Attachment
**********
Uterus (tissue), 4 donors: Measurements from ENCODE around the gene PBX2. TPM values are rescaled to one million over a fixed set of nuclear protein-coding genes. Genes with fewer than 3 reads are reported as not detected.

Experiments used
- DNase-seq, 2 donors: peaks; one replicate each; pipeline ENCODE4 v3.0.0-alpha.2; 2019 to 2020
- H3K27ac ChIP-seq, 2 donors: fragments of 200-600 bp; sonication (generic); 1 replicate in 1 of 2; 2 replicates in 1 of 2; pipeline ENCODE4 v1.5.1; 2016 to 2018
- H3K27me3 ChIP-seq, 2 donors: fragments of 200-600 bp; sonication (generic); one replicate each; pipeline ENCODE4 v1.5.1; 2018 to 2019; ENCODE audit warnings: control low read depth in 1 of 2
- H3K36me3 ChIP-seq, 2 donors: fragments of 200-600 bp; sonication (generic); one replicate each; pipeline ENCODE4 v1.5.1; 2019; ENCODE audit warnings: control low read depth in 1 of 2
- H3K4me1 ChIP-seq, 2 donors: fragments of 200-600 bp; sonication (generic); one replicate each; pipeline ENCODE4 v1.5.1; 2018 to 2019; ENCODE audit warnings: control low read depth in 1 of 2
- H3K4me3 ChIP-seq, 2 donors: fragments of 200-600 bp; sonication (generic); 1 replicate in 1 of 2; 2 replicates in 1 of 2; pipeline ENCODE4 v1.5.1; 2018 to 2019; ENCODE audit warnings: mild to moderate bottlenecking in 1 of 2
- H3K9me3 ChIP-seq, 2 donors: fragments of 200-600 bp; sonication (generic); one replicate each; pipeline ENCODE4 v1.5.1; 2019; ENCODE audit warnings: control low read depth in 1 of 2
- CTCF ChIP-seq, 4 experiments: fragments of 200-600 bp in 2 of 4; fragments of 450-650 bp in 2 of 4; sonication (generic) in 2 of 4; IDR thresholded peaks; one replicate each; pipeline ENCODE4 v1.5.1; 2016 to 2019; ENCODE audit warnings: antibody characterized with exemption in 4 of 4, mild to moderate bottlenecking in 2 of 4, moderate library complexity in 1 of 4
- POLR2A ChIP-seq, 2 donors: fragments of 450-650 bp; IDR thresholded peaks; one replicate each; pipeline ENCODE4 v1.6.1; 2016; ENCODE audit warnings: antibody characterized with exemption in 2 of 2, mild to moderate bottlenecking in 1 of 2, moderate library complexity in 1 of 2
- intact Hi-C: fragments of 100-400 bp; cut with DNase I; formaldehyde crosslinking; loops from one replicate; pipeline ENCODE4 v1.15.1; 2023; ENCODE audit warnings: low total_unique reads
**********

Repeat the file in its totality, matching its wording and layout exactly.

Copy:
Uterus (tissue), 4 donors: Measurements from ENCODE around the gene PBX2. TPM values are rescaled to one million over a fixed set of nuclear protein-coding genes. Genes with fewer than 3 reads are reported as not detected.

Experiments used
- DNase-seq, 2 donors: peaks; one replicate each; pipeline ENCODE4 v3.0.0-alpha.2; 2019 to 2020
- H3K27ac ChIP-seq, 2 donors: fragments of 200-600 bp; sonication (generic); 1 replicate in 1 of 2; 2 replicates in 1 of 2; pipeline ENCODE4 v1.5.1; 2016 to 2018
- H3K27me3 ChIP-seq, 2 donors: fragments of 200-600 bp; sonication (generic); one replicate each; pipeline ENCODE4 v1.5.1; 2018 to 2019; ENCODE audit warnings: control low read depth in 1 of 2
- H3K36me3 ChIP-seq, 2 donors: fragments of 200-600 bp; sonication (generic); one replicate each; pipeline ENCODE4 v1.5.1; 2019; ENCODE audit warnings: control low read depth in 1 of 2
- H3K4me1 ChIP-seq, 2 donors: fragments of 200-600 bp; sonication (generic); one replicate each; pipeline ENCODE4 v1.5.1; 2018 to 2019; ENCODE audit warnings: control low read depth in 1 of 2
- H3K4me3 ChIP-seq, 2 donors: fragments of 200-600 bp; sonication (generic); 1 replicate in 1 of 2; 2 replicates in 1 of 2; pipeline ENCODE4 v1.5.1; 2018 to 2019; ENCODE audit warnings: mild to moderate bottlenecking in 1 of 2
- H3K9me3 ChIP-seq, 2 donors: fragments of 200-600 bp; sonication (generic); one replicate each; pipeline ENCODE4 v1.5.1; 2019; ENCODE audit warnings: control low read depth in 1 of 2
- CTCF ChIP-seq, 4 experiments: fragments of 200-600 bp in 2 of 4; fragments of 450-650 bp in 2 of 4; sonication (generic) in 2 of 4; IDR thresholded peaks; one replicate each; pipeline ENCODE4 v1.5.1; 2016 to 2019; ENCODE audit warnings: antibody characterized with exemption in 4 of 4, mild to moderate bottlenecking in 2 of 4, moderate library complexity in 1 of 4
- POLR2A ChIP-seq, 2 donors: fragments of 450-650 bp; IDR thresholded peaks; one replicate each; pipeline ENCODE4 v1.6.1; 2016; ENCODE audit warnings: antibody characterized with exemption in 2 of 2, mild to moderate bottlenecking in 1 of 2, moderate library complexity in 1 of 2
- intact Hi-C: fragments of 100-400 bp; cut with DNase I; formaldehyde crosslinking; loops from one replicate; pipeline ENCODE4 v1.15.1; 2023; ENCODE audit warnings: low total_unique reads